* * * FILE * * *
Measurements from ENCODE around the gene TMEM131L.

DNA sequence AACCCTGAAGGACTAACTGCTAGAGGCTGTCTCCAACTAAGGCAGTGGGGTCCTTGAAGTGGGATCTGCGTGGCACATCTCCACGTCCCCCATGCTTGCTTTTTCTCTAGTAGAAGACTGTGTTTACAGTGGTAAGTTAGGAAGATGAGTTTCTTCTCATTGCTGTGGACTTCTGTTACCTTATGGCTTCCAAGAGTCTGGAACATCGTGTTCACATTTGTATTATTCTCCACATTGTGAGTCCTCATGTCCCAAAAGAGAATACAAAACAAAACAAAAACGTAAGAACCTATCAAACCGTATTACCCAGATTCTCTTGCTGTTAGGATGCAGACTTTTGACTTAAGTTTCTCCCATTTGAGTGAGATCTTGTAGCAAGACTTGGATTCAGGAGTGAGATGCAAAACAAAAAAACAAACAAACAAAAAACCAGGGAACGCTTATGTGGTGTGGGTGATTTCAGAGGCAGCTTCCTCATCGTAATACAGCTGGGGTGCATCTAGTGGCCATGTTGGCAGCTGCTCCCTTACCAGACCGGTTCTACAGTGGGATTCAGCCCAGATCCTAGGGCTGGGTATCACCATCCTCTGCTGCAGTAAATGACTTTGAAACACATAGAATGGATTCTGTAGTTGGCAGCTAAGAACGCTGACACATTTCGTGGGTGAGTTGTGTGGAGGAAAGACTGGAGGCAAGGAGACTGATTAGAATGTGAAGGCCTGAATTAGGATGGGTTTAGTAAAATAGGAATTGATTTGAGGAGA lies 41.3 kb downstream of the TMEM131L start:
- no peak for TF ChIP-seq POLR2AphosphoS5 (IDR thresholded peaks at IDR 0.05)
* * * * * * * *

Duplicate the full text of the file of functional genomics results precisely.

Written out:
Measurements from ENCODE around the gene TMEM131L.

DNA sequence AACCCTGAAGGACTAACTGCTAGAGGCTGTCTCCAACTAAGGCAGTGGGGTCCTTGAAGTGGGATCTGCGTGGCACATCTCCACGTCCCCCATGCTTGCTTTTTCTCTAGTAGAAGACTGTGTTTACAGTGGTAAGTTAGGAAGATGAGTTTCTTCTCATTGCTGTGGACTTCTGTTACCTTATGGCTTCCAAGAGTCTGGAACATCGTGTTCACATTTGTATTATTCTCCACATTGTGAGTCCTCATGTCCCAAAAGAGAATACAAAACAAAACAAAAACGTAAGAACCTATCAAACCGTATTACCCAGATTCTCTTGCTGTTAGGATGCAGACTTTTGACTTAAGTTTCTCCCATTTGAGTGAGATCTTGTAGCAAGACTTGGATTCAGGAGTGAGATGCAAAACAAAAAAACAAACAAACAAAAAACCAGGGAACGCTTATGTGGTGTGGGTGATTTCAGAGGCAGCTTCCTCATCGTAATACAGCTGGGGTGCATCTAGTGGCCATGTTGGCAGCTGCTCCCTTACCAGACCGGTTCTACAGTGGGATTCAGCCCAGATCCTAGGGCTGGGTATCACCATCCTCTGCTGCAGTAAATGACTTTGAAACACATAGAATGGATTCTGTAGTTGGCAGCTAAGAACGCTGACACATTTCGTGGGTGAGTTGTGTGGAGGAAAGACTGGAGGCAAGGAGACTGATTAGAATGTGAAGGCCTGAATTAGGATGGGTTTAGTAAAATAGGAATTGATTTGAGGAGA lies 41.3 kb downstream of the TMEM131L start:
- no peak for TF ChIP-seq POLR2AphosphoS5 (IDR thresholded peaks at IDR 0.05)